A Separate Kind of Intelligence: A Talk By Alison Gopnik

Alison Gopnik at Edge:

Everyone knows that Turing talked about the imitation game as a way of trying to figure out whether a system is intelligent or not, but what people often don’t appreciate is that in the very same paper, about three paragraphs after the part that everybody quotes, he said, wait a minute, maybe this is the completely wrong track. In fact, what he said was, “Instead of trying to produce a program to simulate the adult mind, why not rather try to produce one which simulates the child?” Then he gives a bunch of examples of how that could be done.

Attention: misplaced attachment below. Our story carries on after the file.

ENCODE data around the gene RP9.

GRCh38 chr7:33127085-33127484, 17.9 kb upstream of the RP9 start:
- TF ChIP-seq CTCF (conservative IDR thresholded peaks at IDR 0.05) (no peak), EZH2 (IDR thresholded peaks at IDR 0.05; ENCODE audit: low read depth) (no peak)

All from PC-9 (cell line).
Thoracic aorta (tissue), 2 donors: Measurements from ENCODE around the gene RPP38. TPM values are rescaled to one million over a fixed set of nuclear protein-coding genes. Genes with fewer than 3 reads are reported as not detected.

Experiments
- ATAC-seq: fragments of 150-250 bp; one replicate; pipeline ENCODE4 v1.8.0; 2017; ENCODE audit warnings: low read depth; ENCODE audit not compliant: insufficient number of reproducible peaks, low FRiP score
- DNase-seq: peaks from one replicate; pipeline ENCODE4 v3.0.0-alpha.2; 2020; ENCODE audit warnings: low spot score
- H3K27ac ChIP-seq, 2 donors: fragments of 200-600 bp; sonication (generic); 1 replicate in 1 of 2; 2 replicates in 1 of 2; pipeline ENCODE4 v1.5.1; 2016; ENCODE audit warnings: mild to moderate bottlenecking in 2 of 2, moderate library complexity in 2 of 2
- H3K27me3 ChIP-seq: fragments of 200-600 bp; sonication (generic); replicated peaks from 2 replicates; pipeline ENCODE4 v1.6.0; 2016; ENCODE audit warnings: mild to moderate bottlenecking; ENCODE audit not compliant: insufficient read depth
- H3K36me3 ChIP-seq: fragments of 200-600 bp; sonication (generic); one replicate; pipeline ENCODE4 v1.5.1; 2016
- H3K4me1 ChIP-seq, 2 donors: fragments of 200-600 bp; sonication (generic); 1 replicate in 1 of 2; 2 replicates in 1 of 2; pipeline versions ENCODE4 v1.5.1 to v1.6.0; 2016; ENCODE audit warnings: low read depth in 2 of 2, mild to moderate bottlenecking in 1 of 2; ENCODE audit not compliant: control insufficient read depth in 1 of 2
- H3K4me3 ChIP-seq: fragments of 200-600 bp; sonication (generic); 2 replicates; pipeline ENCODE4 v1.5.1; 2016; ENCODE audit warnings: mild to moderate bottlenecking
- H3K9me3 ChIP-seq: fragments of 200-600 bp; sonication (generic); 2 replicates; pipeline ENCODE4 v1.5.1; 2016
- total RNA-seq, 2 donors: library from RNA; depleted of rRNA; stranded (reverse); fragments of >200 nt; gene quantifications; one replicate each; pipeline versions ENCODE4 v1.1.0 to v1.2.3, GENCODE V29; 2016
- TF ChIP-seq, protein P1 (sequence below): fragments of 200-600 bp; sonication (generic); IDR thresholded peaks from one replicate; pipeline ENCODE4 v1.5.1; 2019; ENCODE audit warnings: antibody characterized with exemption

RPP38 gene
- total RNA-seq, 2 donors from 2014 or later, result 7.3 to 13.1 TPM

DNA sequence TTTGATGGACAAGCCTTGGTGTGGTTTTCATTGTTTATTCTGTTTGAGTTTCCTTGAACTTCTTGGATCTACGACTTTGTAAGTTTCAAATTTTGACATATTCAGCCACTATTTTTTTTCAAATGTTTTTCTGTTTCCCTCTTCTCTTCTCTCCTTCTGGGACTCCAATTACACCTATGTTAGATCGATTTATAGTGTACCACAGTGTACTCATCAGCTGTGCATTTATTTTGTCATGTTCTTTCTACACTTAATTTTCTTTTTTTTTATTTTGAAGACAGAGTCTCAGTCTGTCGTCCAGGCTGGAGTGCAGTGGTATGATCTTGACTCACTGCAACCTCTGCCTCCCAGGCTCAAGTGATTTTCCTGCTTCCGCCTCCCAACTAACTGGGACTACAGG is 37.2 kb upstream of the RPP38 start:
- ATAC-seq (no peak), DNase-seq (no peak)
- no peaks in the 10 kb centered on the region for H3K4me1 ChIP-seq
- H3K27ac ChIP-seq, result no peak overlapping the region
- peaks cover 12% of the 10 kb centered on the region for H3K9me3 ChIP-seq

For several years I’ve been pointing to that quote because everybody stops reading after the first section. I was searching at lunch to make sure that I got the quote right, and I discovered that when you Google this, you now come up with a whole bunch of examples of people saying that this is the thing you should be quoting from Turing. There’s a reason for that, which is that the explosion of machine learning as a basis for the new AI has made people appreciate the fact that if you’re interested in systems that are going to learn about the external world, the system that we know of that does that better than anything else is a human child.

More here.